Find an extra 60 Minutes a Day, Part One: Read Faster


If you’re like most of us, every work day feels like a race – one that you can never win. If you’re never able to clear your to-do list by the end of the day (and feeling stressed about it) this is the first in a series on how to gain a few minutes every day.

Use those extra minutes to finish tasks, empty your email inbox, organize projects, or anything else that will give you a sense of being on top of your job.

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Read more quickly – skim articles instead of reading for comprehension. If your job requires reading business documents or periodicals, you can speed up the process and gain minutes that you can spend on more demanding projects.  There’s a science to reading more quickly, and you can master it easily.

First, choose a digital copy whenever you can. You can highlight important sections or cut and paste them into Evernote or another system that will allow you to refer to them later.

Decide what you want to learn or retain from the document. Then scan the headers of each section to determine where the important points are discussed. It’s okay to start with the most vital information (to you) and sample the rest of the document. If time runs out, you’ll at least have read the most critical part. Note that this requires that you actually understand what is most important to your project or your boss.  If this critical thinking process is challenging for you, you may need to read the whole document. You can always ask your boss or the project lead what information is most important; in time, you’ll develop the instincts you need.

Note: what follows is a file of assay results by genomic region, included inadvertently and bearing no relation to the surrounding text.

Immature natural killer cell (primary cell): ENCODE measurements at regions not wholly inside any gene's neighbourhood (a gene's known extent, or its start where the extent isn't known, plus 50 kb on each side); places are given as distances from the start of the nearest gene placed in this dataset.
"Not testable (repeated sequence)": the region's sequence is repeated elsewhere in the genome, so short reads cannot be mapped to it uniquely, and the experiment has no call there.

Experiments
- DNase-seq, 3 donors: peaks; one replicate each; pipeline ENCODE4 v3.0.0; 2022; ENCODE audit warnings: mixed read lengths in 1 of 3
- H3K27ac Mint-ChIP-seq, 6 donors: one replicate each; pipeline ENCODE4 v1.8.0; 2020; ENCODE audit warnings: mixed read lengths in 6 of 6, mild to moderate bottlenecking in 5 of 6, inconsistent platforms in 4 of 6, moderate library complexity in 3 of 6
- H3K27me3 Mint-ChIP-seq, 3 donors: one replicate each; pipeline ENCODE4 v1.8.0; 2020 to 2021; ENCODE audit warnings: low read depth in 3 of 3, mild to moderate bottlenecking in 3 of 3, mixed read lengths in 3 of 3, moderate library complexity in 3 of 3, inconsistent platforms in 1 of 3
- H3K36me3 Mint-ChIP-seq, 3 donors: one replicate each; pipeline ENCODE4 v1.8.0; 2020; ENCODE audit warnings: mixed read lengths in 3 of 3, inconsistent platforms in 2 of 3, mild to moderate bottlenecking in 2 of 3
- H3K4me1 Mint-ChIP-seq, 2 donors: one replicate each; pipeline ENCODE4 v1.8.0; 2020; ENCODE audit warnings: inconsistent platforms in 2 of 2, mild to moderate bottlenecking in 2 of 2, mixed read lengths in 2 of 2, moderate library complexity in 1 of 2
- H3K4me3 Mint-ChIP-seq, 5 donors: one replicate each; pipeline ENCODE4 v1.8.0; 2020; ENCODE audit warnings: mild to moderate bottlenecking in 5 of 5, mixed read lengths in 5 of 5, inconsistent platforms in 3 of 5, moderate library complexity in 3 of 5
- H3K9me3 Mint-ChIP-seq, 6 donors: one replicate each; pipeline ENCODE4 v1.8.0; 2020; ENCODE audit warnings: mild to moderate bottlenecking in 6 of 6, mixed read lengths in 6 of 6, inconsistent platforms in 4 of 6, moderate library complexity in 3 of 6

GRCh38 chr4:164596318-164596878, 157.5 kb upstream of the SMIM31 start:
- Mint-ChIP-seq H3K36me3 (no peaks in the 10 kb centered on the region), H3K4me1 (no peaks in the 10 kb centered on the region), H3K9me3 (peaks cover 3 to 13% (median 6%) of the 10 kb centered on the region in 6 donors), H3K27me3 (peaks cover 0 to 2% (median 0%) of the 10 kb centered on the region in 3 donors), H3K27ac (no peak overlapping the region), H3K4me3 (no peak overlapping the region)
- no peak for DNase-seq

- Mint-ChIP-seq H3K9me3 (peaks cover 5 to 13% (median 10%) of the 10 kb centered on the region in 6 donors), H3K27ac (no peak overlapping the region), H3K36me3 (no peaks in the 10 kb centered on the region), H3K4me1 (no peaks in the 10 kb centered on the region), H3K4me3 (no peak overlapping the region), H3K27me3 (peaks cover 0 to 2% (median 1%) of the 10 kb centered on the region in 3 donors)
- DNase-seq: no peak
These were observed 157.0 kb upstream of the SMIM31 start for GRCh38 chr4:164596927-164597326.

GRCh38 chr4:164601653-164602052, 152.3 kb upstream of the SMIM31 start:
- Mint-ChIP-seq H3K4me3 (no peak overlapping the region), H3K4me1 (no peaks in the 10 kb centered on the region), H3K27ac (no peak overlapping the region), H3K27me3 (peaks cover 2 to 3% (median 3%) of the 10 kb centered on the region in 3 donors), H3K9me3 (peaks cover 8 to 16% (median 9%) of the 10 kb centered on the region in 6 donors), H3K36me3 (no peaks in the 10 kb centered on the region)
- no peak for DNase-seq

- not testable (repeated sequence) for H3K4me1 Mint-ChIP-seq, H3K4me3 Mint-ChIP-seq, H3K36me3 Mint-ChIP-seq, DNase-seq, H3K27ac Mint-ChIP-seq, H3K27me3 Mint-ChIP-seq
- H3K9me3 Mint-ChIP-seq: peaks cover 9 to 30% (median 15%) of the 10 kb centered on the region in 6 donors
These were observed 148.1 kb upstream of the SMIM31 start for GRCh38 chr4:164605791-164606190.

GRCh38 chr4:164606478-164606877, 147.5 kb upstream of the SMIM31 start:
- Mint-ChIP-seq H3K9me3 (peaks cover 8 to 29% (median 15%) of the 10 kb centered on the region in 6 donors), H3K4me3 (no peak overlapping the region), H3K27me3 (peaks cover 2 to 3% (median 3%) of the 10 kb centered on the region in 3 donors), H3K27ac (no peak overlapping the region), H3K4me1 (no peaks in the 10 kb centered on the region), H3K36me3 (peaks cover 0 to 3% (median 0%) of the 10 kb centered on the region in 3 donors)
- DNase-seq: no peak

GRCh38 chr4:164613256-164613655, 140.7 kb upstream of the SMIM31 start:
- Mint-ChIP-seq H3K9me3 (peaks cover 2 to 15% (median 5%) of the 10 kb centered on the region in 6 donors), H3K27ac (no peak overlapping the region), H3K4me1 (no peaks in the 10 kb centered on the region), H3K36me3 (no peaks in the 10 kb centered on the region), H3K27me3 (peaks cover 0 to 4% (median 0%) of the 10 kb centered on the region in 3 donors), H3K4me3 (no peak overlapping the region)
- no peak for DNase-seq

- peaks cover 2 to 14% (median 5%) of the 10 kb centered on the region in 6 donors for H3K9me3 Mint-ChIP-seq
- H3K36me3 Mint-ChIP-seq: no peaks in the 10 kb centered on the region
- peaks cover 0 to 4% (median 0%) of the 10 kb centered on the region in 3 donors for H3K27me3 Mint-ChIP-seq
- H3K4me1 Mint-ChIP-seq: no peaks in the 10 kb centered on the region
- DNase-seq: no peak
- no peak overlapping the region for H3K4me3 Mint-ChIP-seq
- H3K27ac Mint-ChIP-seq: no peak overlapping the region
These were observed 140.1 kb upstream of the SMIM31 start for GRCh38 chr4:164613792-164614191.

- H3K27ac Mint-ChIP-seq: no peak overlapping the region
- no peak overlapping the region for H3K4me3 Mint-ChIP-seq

Read the first few paragraphs or first section thoroughly. This part of the article will outline the main idea or important points  – assuming that the article is written competently. It’s a mini version of the executive summary, and should include mentions of data sources and methodology. You should be able to get the gist of the article here.

Next, skim the headers and the first few lines of each section. Always examine graphics that accompany the text – they will give you quick insight into important data, and you’ll grasp the concept more quickly than reading through words that make the case.  Look for the important reporting words: who what when, how, where, and why. Key in on sentences that contain these words.

Be on the lookout for typographical cues that something is important: italics, bold type, and quotation marks. Let your eyes be drawn to any numbers in the text – they usually signal important points to support the main concepts.

Skimming will speed up your reading to 1,000 words a minute. Jot down or mark in some way the most important points you want to retain (you can also use Evernote or another application. Jot down the page number as well, so you can go back and re-read or cite the data easily.

Skimming will make you a faster and more efficient reader, and taking notes will allow you to be more efficient with your retention. You’ll spend less time looking for that great story or fact you read somewhere last week.

More time to spend on more important projects.

Do you have an efficiency tip to share? Leave a comment.

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